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Why Abolish vs. the Greens may be the contest to watch at this year’s Senedd election

05 Jan 2021 3 minute read
Green Party Deputy Leader Amelia Womack, Amelia Womack, who is standing for the party in South Wales East at the Senedd election, Picture by Krystyna Haywood (CC BY 2.0).

Dafydd Trystan

For the first time since devolution I can look forward to the Senedd election as an interested observer, rather than a candidate, national officer or a media consultant; and probably suffer considerably less stress as a result!

Looking forward to the Senedd election (in whichever month it takes place) it is in many ways an election in two parts. The three main parties will vie for power and influence, while the smaller parties will battle for a single list seat in each region which will be won in all likelihood by whichever of the smaller parties comes fourth in that region.

As we consider the likely fortunes of the three larger parties we must remember that the electoral system tends towards stability. Because of the operation of the regional lists, it would take a dramatic shift in public opinion to move the main parties out of their probable bands of seats – for Labour some 25-30; for Plaid 10-16 and likewise for the Conservatives 10-16.

Thus far opinion polling suggests no such dramatic shifts and therefore in the Labour-Conservative-Plaid battle, the main questions will revolve around whether Labour can hold on to a number of marginal seats and whether the Conservatives or Plaid emerge as the second-largest party.


Close fight

Now while the big three battle may not suggest major changes, the picture is somewhat more volatile when one comes to the smaller parties.  We can turn here for some guidance to latest polling which listed all parties when asking about regional voting intention (YouGov / ITV Wales – October 2020).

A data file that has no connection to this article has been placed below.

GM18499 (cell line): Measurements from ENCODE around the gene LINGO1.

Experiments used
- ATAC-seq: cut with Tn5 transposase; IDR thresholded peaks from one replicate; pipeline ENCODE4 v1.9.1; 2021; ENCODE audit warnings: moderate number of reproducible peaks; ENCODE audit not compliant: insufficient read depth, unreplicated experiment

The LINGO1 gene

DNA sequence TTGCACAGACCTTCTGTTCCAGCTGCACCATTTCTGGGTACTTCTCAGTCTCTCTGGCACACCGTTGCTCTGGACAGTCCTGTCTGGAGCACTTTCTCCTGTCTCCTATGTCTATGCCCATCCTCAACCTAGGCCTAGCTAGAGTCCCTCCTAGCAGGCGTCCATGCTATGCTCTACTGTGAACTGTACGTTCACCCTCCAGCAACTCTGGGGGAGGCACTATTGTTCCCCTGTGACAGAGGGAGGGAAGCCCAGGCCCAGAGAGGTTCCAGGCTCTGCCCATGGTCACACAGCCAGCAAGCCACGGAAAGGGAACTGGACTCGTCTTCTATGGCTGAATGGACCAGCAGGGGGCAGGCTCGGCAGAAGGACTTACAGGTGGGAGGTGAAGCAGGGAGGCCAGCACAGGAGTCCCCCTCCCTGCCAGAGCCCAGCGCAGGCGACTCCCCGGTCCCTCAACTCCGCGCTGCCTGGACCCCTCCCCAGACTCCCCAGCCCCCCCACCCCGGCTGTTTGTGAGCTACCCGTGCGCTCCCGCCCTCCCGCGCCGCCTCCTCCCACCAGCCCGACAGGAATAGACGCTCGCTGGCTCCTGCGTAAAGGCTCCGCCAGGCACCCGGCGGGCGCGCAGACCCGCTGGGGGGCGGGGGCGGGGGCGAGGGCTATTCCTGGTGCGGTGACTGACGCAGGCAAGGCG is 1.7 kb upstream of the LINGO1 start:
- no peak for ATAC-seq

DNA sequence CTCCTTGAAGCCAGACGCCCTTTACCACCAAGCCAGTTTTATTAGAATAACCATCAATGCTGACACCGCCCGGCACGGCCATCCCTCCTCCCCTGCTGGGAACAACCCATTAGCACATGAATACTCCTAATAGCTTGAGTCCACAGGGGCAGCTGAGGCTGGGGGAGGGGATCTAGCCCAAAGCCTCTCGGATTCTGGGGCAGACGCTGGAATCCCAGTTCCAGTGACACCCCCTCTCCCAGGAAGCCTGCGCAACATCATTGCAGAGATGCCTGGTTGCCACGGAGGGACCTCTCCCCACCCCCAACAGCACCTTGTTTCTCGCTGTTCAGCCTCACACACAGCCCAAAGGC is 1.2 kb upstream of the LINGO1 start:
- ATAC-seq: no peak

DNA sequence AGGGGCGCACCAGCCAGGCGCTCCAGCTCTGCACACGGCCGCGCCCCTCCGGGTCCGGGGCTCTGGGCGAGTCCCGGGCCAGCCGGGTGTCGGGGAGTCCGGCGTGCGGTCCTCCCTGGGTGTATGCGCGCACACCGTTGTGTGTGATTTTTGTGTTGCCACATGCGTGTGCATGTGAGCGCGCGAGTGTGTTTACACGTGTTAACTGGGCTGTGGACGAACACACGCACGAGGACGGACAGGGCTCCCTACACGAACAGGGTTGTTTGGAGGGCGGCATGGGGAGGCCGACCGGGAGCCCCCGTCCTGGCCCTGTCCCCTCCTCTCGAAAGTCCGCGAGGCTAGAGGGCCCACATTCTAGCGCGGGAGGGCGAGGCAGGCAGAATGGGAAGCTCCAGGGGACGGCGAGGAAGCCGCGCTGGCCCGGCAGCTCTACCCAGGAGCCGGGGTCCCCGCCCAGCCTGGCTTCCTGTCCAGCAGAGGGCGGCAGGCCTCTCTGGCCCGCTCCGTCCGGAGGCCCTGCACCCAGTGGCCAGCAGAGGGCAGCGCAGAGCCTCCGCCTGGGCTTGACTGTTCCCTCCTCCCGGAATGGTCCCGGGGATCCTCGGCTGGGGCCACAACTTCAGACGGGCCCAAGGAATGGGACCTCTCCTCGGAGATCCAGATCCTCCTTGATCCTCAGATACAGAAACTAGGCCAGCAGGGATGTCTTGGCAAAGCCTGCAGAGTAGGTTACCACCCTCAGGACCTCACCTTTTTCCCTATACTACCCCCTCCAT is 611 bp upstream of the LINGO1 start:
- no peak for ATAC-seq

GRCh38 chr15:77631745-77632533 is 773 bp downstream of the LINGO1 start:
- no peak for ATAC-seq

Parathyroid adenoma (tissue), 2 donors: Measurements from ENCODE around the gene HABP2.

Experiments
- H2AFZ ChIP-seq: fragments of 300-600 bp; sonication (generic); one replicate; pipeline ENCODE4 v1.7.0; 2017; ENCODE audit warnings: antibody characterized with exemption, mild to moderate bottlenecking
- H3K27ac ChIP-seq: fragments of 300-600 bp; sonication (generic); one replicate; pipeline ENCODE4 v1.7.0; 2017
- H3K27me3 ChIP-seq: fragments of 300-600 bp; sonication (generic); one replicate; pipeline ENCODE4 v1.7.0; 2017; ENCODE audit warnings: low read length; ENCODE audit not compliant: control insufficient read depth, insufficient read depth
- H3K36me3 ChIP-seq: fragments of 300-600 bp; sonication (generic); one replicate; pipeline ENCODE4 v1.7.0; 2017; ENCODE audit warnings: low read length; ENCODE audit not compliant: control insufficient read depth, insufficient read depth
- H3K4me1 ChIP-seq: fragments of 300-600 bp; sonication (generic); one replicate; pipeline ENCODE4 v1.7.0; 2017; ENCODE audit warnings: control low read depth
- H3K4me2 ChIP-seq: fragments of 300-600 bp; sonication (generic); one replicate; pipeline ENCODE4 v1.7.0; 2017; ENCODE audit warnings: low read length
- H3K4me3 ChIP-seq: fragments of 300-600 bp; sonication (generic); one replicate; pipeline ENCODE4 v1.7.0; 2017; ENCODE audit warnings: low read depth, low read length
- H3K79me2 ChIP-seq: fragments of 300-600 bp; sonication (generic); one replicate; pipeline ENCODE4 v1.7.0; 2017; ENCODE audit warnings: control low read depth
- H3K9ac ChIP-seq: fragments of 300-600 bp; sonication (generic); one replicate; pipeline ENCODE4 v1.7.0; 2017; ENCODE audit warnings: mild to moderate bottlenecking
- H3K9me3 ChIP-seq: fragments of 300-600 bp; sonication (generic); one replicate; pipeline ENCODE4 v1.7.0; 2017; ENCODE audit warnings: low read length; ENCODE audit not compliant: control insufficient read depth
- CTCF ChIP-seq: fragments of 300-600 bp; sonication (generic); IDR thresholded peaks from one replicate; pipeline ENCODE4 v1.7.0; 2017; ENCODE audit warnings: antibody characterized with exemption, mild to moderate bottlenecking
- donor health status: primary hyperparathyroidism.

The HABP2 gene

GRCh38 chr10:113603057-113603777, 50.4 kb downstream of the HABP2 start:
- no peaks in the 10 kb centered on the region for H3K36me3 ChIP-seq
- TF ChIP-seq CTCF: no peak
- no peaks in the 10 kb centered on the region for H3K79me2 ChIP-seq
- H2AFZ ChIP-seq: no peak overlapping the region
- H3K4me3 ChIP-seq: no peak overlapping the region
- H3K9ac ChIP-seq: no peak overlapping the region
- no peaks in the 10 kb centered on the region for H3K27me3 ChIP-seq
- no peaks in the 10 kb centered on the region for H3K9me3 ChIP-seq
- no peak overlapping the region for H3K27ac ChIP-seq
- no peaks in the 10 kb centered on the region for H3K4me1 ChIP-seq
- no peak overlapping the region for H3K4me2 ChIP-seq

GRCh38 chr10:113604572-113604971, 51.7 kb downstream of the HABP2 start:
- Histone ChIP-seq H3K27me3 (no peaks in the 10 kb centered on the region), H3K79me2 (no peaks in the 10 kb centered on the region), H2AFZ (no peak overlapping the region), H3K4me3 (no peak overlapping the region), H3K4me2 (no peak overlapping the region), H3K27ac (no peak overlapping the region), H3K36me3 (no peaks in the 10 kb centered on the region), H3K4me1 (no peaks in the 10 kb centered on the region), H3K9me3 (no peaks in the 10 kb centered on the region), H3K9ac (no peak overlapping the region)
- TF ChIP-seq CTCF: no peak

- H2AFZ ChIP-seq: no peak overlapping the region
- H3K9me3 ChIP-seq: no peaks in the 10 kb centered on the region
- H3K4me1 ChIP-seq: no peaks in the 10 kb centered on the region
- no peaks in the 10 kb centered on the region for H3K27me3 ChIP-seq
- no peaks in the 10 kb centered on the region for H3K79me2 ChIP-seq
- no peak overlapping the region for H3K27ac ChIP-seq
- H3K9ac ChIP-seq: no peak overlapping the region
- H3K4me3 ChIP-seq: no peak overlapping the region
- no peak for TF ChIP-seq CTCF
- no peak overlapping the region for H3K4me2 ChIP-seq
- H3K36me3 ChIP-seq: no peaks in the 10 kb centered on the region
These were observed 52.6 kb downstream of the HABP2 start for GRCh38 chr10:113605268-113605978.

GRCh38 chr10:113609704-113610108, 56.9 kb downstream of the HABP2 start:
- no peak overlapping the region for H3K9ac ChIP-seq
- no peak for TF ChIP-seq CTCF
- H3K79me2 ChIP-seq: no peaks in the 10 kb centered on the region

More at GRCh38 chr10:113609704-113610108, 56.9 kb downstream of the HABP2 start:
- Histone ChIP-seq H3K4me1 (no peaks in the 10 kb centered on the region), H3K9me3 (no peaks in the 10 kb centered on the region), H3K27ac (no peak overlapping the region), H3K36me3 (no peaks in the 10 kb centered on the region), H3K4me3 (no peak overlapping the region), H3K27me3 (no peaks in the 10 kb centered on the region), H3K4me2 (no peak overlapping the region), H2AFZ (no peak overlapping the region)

Here we find four competitive parties – Abolish (7%), Brexit (5%), Greens (4%) and Lib Dems (4%). Others listed offer no realistic prospect of success it seems – UKIP (1%), Gwlad (1%), Communist (1%) while the Welsh National Party and the Socialist Labour fail to record any support (0%).

So who amongst the four competitive smaller parties is favoured to win seats? At first glance one might well assume that Abolish are favourites, and as of today it would be hard to argue with such a status. It would be foolish too to discount the prospect of the well-liked Bill Powell holding Brecon & Radnor for the Lib Dems.

But, I wonder how the issues of the day will impact the Senedd election? In all likelihood, Brexit will be less salient as a driving force for Leave voters. With a vaccine rollout there’s every reason to believe that the end of the pandemic will be in sight by election day.

But what then of Welsh Independence and the remarkable growth of YesCymru? Will the Greens recent unequivocal support for Welsh independence place them in a stronger position than previously to attract ‘second votes’ on the regional list, particularly from Labour voters who are increasingly pro-independence or at the very least indy-curious according to every recent opinion poll?

My New Year prediction, therefore (and I realise the danger of committing such predictions to paper!), is that the fourth list seat across several regions in Wales may well come down to a close fight between Abolish and the Greens – and the story of the election may well be written in those close battles – will it be four or five committed abolitionists heading to Cardiff Bay – or will it be Wales’ first Green representatives, supporting Welsh independence?

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